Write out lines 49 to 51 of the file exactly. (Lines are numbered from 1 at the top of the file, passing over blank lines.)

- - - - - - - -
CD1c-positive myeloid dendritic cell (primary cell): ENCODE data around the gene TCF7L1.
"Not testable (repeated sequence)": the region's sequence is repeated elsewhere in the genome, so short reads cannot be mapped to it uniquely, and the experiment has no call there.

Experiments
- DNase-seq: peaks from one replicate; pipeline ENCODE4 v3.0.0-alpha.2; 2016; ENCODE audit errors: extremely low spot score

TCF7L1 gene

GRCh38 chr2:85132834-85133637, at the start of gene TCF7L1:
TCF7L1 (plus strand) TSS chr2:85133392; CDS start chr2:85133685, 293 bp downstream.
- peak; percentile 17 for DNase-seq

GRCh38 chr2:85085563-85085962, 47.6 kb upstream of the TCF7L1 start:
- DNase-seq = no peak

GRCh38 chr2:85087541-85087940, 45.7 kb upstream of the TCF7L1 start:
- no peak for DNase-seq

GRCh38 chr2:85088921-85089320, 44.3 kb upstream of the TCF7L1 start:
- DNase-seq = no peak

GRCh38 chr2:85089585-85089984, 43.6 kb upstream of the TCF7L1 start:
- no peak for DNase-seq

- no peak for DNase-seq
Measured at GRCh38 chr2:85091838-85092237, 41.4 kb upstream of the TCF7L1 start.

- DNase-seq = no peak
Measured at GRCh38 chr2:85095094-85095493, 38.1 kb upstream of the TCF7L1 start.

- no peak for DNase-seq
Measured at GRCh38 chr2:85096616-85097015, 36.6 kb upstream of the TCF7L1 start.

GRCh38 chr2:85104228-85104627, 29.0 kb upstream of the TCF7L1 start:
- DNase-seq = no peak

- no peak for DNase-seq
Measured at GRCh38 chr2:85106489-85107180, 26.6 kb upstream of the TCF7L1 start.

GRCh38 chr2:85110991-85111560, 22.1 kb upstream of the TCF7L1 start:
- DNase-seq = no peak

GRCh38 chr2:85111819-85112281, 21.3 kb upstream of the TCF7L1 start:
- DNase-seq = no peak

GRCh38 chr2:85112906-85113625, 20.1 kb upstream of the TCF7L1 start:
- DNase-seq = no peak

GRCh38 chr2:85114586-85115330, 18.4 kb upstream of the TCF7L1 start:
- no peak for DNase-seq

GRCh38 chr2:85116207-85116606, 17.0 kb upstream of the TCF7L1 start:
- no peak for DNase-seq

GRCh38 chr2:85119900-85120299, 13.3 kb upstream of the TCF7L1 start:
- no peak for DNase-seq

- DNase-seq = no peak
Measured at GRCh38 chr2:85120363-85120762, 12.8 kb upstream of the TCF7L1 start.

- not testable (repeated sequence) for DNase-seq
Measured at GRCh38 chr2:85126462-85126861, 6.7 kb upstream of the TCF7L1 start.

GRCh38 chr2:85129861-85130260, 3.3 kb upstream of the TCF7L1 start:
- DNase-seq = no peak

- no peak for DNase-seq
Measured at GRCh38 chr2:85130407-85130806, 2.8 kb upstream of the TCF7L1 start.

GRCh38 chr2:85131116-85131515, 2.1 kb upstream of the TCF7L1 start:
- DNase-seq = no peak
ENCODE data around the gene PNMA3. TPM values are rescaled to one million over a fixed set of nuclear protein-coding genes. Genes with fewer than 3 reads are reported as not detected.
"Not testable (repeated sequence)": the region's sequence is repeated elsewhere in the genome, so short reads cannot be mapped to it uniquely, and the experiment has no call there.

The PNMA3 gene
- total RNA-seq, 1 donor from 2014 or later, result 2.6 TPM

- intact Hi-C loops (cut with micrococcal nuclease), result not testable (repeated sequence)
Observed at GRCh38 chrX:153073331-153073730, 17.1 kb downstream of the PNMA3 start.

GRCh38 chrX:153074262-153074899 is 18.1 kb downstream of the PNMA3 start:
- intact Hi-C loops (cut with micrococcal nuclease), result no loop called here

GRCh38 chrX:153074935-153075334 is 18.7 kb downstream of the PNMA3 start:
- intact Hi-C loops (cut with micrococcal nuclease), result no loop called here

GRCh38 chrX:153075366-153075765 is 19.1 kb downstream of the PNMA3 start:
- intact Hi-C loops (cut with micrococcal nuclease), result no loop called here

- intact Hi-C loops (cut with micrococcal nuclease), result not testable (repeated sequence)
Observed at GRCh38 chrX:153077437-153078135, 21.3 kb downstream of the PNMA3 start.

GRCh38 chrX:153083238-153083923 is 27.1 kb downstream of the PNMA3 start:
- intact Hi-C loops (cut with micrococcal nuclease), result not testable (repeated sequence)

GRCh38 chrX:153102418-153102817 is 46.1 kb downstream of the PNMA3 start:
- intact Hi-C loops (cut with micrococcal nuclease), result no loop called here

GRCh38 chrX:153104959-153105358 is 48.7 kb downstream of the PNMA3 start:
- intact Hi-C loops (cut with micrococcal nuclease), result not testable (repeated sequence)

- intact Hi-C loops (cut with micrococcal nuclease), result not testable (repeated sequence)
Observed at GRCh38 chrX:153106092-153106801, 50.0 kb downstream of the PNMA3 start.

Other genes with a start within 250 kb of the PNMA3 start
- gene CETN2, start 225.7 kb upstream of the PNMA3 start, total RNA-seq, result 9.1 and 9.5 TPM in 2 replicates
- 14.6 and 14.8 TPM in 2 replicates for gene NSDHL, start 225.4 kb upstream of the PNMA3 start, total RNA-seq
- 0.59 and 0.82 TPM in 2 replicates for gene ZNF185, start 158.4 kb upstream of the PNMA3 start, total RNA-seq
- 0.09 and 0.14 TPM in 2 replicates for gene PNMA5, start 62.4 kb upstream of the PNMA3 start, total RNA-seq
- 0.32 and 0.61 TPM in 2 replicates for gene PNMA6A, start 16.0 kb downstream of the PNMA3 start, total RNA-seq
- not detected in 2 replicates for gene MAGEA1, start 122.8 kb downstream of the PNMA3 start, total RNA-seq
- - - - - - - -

ENCODE data around the gene PNMA3. TPM values are rescaled to one million over a fixed set of nuclear protein-coding genes. Genes with fewer than 3 reads are reported as not detected.
"Not testable (repeated sequence)": the region's sequence is repeated elsewhere in the genome, so short reads cannot be mapped to it uniquely, and the experiment has no call there.

The PNMA3 gene